savoury


savoury

adjective, sa·vour·i·er, sa·vour·i·est, noun, plural sa·vour·ies.

  1. savory1.

adjective, sa·vor·i·er, sa·vor·i·est.

  1. pleasant or agreeable in taste or smell: a savory aroma.
  2. piquant: a savory jelly.
  3. pleasing, attractive, or agreeable.

noun, plural sa·vor·ies.

  1. British. an aromatic, often spicy course or dish served either as an appetizer or as a dessert, as pickled fish or brandied fruit.

adjective

  1. attractive to the sense of taste or smell
  2. salty or spicy; not sweeta savoury dish
  3. pleasant
  4. respectable

noun plural -vouries

  1. a savoury dish served as an hors d’oeuvre or dessert

noun plural -vories

  1. any of numerous aromatic plants of the genus Satureja, esp S. montana (winter savory) and S. hortensis (summer savory), of the Mediterranean region, having narrow leaves and white, pink, or purple flowers: family Lamiaceae (labiates)
  2. the leaves of any of these plants, used as a potherb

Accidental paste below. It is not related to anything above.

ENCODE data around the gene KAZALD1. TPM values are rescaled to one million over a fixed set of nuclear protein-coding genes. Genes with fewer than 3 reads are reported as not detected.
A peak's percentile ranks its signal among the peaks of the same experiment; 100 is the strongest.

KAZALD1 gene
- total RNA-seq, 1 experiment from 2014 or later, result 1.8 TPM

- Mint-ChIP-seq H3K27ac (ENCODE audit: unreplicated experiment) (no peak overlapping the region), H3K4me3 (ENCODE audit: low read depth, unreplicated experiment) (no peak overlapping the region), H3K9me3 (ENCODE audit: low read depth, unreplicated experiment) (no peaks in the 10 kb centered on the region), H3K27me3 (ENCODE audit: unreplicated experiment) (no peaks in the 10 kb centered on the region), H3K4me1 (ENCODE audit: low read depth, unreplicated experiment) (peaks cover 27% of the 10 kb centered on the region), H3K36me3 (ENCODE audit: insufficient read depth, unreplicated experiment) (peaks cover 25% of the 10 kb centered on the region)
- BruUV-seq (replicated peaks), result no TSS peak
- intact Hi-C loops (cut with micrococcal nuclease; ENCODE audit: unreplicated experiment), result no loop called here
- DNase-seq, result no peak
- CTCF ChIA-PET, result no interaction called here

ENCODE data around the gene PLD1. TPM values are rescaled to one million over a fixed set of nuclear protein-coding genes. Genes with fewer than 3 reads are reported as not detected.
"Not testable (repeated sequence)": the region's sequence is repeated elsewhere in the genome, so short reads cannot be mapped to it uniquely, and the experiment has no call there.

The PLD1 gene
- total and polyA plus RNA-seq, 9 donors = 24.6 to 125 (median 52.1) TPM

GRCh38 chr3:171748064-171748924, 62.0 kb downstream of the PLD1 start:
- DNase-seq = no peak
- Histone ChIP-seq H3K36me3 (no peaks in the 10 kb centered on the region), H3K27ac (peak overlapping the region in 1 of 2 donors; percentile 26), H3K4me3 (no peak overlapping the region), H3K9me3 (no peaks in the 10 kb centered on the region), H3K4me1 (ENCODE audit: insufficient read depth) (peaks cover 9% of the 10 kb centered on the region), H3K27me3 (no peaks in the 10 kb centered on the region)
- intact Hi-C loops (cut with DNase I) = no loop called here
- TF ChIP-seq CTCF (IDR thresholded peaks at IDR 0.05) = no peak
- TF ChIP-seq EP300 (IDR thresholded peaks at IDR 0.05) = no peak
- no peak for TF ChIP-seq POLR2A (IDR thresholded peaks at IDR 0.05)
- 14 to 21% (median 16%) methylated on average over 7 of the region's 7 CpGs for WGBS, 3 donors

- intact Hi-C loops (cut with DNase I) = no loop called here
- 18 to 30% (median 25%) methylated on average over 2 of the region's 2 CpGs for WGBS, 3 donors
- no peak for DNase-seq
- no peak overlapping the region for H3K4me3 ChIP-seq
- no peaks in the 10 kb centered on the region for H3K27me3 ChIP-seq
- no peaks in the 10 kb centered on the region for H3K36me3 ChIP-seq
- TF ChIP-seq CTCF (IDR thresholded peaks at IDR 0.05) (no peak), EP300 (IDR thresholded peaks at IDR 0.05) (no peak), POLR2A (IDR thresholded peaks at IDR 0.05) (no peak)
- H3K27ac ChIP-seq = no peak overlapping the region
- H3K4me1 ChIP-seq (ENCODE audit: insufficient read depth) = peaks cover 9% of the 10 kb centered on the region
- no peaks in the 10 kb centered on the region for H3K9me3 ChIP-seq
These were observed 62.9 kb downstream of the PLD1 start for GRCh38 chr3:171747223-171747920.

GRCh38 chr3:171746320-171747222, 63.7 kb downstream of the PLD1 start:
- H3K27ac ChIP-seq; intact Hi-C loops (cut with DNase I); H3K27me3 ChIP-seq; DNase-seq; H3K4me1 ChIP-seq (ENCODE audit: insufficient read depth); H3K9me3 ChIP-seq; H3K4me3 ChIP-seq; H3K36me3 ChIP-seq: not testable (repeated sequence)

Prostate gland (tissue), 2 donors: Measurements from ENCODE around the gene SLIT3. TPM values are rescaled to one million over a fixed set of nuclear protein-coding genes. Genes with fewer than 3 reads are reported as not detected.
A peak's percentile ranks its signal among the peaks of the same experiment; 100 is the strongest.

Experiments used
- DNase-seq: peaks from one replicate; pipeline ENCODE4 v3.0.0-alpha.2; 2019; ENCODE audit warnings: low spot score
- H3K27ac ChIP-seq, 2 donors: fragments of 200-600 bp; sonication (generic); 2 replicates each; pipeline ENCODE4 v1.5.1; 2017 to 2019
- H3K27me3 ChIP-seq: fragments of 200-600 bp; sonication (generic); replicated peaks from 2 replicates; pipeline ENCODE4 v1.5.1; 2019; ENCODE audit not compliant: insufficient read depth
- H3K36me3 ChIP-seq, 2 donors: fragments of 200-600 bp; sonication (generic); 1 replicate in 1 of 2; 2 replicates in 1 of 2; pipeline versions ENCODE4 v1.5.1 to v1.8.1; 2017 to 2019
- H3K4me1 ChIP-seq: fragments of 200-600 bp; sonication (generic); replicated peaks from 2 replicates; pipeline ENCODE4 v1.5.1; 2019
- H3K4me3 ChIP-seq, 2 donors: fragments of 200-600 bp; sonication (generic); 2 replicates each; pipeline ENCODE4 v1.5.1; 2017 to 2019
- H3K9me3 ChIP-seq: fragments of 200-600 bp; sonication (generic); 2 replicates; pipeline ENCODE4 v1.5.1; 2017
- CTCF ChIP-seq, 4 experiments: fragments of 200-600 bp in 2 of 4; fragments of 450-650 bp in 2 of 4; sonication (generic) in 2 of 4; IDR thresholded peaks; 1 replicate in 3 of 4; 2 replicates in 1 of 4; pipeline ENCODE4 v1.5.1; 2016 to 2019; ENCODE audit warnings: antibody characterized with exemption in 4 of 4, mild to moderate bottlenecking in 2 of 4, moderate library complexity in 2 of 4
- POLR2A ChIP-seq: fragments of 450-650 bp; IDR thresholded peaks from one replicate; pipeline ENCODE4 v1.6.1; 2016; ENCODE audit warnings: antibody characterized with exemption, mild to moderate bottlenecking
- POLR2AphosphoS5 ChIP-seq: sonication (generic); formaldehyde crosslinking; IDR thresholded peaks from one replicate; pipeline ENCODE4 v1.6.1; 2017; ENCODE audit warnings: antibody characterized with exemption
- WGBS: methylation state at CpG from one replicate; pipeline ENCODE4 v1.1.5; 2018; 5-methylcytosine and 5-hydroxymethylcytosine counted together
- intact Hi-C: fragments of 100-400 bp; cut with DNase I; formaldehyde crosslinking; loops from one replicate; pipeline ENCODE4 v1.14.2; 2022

chiefly British English spelling of savory; also see -or. adj.“pleasing in taste or smell,” c.1200, from Old French savore “tasty, flavorsome” (Modern French savouré), past participle of savourer “to taste” (see savor (n.)). n.aromatic mint, late 14c., perhaps an alteration of Old English sæþerie, which is ultimately from Latin satureia “savory (n.),” a foreign word in Latin. But early history of the word suggests transmission via Old French savereie. In either case, the form of the word probably was altered by influence of the Middle English or Old French form of savory (adj.).

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